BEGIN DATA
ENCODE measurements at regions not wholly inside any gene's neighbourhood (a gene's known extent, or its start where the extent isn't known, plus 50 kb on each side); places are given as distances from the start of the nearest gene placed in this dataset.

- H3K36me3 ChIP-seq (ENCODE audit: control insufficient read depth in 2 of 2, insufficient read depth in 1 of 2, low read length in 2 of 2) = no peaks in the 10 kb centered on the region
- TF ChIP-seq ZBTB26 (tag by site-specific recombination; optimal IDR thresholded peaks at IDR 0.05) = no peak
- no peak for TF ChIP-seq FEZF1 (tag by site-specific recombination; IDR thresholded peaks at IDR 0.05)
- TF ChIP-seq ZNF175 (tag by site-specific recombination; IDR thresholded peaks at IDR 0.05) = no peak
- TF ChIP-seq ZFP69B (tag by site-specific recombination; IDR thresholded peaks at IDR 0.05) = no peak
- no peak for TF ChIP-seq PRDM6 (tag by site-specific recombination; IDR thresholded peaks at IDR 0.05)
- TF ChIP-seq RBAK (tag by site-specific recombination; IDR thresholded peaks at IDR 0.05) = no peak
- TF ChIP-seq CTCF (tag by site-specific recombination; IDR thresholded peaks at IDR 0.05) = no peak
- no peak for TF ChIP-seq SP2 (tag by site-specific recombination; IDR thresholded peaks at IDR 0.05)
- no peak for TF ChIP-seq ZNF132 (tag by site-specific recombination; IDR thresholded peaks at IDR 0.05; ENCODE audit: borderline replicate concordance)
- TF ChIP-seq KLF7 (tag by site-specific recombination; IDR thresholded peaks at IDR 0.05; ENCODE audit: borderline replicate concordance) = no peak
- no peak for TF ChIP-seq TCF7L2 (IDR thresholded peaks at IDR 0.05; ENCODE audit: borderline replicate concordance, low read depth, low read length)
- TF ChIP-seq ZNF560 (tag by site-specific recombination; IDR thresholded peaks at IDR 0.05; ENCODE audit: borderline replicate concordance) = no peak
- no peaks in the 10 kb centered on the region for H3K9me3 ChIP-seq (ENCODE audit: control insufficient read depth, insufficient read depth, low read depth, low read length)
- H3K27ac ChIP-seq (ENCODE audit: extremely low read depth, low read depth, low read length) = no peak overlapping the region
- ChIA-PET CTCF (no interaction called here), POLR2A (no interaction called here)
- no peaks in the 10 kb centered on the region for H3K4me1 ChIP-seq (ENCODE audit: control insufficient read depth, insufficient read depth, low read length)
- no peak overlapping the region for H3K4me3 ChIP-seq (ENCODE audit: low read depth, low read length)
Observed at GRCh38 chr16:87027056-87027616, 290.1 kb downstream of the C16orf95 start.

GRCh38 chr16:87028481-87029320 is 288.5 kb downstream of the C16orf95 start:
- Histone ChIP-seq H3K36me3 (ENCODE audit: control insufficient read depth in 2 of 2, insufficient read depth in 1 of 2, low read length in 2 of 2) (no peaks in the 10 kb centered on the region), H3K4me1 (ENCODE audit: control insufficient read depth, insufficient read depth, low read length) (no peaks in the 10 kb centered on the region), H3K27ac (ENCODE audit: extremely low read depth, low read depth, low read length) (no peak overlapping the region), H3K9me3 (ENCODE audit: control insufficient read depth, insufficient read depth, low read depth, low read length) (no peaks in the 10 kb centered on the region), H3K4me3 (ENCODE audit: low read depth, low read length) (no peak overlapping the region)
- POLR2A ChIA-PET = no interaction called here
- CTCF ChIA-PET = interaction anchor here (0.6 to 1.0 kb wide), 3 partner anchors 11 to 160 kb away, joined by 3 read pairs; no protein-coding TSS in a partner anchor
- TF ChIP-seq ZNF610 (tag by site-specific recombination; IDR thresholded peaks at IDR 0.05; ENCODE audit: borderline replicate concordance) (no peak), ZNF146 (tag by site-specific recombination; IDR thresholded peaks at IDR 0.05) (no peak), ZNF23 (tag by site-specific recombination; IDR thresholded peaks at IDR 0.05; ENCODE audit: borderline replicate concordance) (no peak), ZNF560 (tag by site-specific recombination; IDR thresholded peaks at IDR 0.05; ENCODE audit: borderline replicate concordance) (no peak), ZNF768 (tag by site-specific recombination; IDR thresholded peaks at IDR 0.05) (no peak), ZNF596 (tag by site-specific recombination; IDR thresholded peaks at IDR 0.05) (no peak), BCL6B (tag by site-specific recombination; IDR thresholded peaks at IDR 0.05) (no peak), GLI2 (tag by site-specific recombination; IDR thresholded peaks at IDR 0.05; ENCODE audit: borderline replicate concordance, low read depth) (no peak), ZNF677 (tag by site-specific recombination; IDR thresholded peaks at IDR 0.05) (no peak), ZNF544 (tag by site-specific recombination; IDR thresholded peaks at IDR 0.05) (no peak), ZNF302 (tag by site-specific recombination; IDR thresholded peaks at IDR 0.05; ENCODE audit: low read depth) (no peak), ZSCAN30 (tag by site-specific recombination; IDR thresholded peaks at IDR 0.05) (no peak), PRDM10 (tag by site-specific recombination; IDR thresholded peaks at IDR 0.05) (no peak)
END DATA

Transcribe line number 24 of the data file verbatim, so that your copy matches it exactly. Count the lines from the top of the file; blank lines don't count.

- CTCF ChIA-PET = interaction anchor here (0.6 to 1.0 kb wide), 3 partner anchors 11 to 160 kb away, joined by 3 read pairs; no protein-coding TSS in a partner anchor